The techniques were not sophisticated, but the messages were on target.
By Anela Chan and Greg Dale, Tech for Campaigns
Mixing the likes of Laurel and Yanny with malicious intent, Russian trolls in 2015–17 produced thousands of pieces of divisive clickbait — and Americans consumed it voraciously.
On May 10, 2018, Democrats on the House Intelligence Committee released 3,500 Facebook and Instagram ads posted between June 2015 and July 2017 by the Internet Research Agency (IRA), a Saint Petersburg-based “troll farm” known for its efforts to influence public opinion through social media. Tech for Campaigns is focused on the intersection of digital tools and politics, and so we took a deep interest in this data. Joining our own efforts together with a dataset from Data for Democracy volunteers, we found that while the IRA’s technological efforts were far from sophisticated, American Facebook users ate up their content.
Our analysis confirms that the Russian strategy was not simply to advocate Trump or insult Hillary. As the February Mueller indictment of the IRA said, the strategy was to “sow discord,” targeting different American racial, regional, religious and sexual identities. Despite extraordinarily basic targeting and and crude graphic design, the IRA‘s work was very successful, delivering more than 40 million ad views and achieving a click through rate almost 10x higher than Facebook’s averages.
Advocating for Trump or Hillary was not the focus
As the chart below indicates, only a small portion of the ads mention Trump or Hillary. As the 2016 election drew near, the words “Trump” and “Hillary” began to appear more often. Looking at text likely understates the prominence of the election, but does portray that obvious messaging around the presidential election remained a small part of the overall effort.
Instead, the IRA took aim at identity politics
The IRA’s modus operandi was targeting interest groups: pairing divisive messaging with Facebook’s interest advertising tools, sending users to Facebook Pages that the IRA had created, where ideological echo chambers had been established.
“They sought to harness Americans’ very real frustrations and anger over sensitive political matters in order to influence American thinking, voting and behavior.” — Rep. Adam Schiff (D-CA)
They targeted African Americans, conservatives, Latinos, Muslims, LGBTQ groups, and even Texas Secessionists, sending them to pages like “Brown Power”, “LGBT United”, and “Born Liberal”.
Although most of the activity went towards building these Facebook groups, several ads promoted actual physical events, including a rally that was simultaneously pro-Beyonce and anti-Beyonce, and self-defense classes for African Americans.
The ads concentrated on African Americans and Conservatives
The House released more than 3,500 ads. To produce an accounting of this large set, we used a combination of statistical techniques and manual review. The Russians placed 85% of their spend towards African Americans and Conservatives, mostly across the entire United States, but with concentrations in Texas and “Black Lives Matter cities” like Ferguson and Baltimore. Here’s how their efforts broke down by targeted audience and geographies:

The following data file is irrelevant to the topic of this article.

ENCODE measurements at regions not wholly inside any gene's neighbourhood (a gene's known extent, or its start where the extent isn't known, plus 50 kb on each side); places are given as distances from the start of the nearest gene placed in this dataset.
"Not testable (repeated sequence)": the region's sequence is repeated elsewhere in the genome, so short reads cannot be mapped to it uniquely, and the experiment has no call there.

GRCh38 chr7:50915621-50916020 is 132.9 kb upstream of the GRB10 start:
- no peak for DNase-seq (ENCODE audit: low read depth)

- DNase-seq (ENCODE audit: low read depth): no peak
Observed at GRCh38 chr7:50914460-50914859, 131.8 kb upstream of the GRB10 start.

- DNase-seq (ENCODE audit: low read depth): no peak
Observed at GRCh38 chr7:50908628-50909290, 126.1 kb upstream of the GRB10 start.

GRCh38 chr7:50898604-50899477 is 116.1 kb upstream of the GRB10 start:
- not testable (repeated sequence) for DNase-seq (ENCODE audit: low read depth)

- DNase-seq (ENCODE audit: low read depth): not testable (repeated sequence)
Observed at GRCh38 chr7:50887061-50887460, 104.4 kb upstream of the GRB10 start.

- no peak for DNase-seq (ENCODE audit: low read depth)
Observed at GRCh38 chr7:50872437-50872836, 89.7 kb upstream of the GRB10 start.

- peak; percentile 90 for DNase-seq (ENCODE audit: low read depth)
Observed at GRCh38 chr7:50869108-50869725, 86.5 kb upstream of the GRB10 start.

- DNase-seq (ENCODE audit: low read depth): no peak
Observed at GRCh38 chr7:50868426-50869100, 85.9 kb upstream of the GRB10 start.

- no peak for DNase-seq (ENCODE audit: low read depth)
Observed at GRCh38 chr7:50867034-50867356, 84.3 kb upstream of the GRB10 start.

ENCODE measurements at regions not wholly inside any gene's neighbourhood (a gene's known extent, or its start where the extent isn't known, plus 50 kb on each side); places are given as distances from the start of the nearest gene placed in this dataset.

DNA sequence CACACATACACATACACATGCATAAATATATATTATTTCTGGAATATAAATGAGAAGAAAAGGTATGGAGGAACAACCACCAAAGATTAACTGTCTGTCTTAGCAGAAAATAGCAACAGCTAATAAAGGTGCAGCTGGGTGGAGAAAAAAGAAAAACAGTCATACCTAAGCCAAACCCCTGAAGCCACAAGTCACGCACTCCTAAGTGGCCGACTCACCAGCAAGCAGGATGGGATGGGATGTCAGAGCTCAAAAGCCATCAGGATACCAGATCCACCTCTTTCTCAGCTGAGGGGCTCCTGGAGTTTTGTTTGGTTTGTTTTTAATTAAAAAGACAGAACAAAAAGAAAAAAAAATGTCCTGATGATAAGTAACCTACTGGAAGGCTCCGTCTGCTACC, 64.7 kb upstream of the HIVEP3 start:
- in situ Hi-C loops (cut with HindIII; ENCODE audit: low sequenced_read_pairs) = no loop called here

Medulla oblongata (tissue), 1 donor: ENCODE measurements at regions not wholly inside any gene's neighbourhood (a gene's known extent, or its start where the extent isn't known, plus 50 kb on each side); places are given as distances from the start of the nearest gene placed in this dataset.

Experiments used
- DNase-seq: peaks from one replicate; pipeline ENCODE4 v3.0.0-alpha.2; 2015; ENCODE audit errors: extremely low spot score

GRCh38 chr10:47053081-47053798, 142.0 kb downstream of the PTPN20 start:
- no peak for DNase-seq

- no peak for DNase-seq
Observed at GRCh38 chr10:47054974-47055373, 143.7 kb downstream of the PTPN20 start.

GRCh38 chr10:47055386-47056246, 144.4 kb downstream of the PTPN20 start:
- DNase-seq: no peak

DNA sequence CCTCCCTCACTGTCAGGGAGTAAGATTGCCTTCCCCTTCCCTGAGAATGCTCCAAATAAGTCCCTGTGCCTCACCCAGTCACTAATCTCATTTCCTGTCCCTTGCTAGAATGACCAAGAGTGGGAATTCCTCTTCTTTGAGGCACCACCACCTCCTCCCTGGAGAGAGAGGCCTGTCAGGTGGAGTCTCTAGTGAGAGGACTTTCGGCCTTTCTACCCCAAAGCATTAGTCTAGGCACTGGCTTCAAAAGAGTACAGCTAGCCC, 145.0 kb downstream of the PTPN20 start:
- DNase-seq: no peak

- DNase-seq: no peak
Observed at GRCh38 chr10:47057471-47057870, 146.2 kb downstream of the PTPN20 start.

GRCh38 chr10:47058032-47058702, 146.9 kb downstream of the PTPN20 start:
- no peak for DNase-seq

Nurturing their audience with a smile
While other analyses have focused on polarization through outrage, the IRA’s trolls actually used a mix of angry, uplifting, funny, and sarcastic messaging. Commercial advertisers are well-versed in growing and retaining audiences on Facebook through diverse and “snackable” content, and the IRA was no different. Using sentiment analysis, we found the top-viewed and most-clicked ads were largely not angry in tone:
The IRA’s digital prowess: crude but effective
Relative to commercial standards for Facebook advertisers, the IRA’s methods were not sophisticated. They targeted their ads to very broad geographic areas, like the entire United States, with the majority of ads using Facebook’s interest targeting system, which targets ads according to users’ Likes and other expressed preferences. Interest targeting is considered a fairly crude targeting method. In fact, about 6% of ad spend was completely untargeted, leaving these highly specific, polarizing ads to be seen by random US adults, a technique that would be malpractice for professional digital marketers.
As told by this dataset, the IRA was not investing in sophisticated targeting. They were not targeting specific lists of voters or only swing states. They didn’t need to; the content they produced, their relentless iteration, and the reach of Facebook’s platform enabled their ads to have an extreme amount of engagement.
Efforts at engaging Muslims were notably less successful — a likely reflection of content that didn’t resonate with its audience as well as others did.
Strong messaging and relentless iteration paid off
That the IRA’s project, paid for in Rubles, was aimed at distributing content to create strife in the United States is not new; what is now clear, though, is that American Facebook users responded incredibly well to it. A click is just a click; it does not equate to a changed mind or a manipulated election, but the high rates of engagement with this polarizing content suggests that it successfully registered with its viewers. Whether by bad intent or good luck, the IRA’s propaganda successfully tapped into a strong vein of divisive identity politics, and Facebook’s reach and algorithmic bias towards engagement enabled it to spread and resonate amongst more than millions of Facebook users.
Special thanks to Ethan Chen and Alex Lindsay, as well as Data For Democracy volunteers Scott Came and Jeff Kao for their work parsing and clustering this dataset.